Planting Your Iris
Plant them upside down and they will expend extra energy finding the surface of the soil, stored energy that is needed for sending out roots.
Soil composition does not seem to bother Iris, as long as it is free draining, wet and boggy soil will rot the bulbs and they won’t grow.
The limit to how close and to how many you can plant in a pot is only limited by the pot itself.
Bulbs have all the energy they need stored inside them to grow.
A good recommendation is to plant them 8cm apart in the ground as they will be there to stay, in pots you will get away with planting them much closer.
Lasagne planting is an effective method of planting iris so that you get more flowers per pot.
Plant your bulbs and add an inch or so of soil and start another layer.
The roots will need space below the bulbs so allow a few inches before adding your first layer.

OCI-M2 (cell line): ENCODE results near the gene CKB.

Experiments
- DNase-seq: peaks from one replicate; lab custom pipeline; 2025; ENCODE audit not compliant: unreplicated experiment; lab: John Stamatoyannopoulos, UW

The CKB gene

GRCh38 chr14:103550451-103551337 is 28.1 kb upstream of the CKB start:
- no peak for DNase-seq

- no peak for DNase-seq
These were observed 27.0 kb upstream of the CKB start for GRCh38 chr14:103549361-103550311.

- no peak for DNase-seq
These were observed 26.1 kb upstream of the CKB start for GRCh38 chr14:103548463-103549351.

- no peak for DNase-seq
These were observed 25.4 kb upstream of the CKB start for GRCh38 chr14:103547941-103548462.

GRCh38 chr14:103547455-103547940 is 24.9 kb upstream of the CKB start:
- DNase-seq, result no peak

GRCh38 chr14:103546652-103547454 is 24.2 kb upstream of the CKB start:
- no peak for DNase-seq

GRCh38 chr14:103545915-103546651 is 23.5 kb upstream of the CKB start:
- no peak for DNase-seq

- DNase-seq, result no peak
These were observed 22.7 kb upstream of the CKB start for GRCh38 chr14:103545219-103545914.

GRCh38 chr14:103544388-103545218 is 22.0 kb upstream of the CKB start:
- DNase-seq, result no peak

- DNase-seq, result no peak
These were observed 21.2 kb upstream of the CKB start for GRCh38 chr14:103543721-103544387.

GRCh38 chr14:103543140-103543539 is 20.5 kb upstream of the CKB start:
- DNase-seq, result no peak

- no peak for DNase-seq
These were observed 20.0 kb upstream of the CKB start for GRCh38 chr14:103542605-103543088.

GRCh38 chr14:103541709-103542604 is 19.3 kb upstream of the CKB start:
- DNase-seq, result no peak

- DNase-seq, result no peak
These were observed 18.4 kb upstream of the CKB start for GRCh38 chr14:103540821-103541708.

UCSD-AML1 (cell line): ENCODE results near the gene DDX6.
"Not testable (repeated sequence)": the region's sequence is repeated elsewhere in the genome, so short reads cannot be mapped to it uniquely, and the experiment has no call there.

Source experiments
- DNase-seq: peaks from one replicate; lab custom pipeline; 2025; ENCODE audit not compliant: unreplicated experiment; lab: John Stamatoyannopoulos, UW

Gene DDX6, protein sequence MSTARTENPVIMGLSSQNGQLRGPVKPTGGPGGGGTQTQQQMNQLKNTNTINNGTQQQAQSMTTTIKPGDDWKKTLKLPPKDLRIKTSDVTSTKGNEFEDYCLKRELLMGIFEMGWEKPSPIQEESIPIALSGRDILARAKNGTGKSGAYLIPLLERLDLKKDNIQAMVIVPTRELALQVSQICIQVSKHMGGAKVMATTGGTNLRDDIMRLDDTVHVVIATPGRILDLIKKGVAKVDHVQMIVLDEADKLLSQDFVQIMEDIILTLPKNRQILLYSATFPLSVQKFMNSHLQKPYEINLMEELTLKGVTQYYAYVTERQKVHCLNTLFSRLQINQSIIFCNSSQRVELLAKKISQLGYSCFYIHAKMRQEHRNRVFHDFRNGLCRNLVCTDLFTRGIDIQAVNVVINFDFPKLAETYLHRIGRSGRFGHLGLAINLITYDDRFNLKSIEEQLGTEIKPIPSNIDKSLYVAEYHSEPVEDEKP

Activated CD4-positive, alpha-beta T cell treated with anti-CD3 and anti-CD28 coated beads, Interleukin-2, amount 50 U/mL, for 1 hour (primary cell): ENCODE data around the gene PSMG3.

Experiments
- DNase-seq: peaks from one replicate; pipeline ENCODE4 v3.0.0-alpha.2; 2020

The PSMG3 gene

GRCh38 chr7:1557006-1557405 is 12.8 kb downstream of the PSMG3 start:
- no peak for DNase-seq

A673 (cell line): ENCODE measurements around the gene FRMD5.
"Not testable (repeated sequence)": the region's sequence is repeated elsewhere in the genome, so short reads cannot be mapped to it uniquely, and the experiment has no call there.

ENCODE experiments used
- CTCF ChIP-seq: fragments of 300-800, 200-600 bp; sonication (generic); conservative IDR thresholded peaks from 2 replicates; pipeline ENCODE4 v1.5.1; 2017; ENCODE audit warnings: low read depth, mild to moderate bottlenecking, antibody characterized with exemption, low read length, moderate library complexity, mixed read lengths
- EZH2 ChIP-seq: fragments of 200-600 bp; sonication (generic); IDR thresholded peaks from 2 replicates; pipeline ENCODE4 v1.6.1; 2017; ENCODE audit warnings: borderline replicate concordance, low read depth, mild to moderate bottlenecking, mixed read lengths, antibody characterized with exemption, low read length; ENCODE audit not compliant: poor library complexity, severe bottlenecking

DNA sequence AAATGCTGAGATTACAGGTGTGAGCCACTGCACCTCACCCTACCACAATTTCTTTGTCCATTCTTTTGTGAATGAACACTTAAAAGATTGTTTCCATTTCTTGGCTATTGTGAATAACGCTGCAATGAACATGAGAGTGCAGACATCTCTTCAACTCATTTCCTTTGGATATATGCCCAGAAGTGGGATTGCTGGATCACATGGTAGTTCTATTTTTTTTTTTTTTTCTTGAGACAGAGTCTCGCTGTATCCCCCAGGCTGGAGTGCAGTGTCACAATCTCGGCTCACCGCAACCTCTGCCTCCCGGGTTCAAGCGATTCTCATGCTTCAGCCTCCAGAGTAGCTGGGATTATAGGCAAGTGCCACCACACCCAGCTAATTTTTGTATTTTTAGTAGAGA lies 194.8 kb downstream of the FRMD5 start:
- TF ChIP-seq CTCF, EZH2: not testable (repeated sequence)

As the bulbs are planted so close together, they may need separating in a couple of years’ time.
This isn’t totally necessary but will certainly help with many bulbs in the same pot. Sulphate of potash is readily available in any garden centre or online.
The bulbs will begin to send out roots once planted, you don’t need to do anything else.
Iris reticulata will begin to flower in February. Dutch Iris will flower in May and June once the weather has properly warmed up.
Giving them another feed as they flower will extend the period of blooms.
As with all bulbs, until they have naturalised in their soil there may be a couple which don’t flower in their first year.
Please don’t worry about this as it is perfectly normal.
Iris will only get better as the years go on.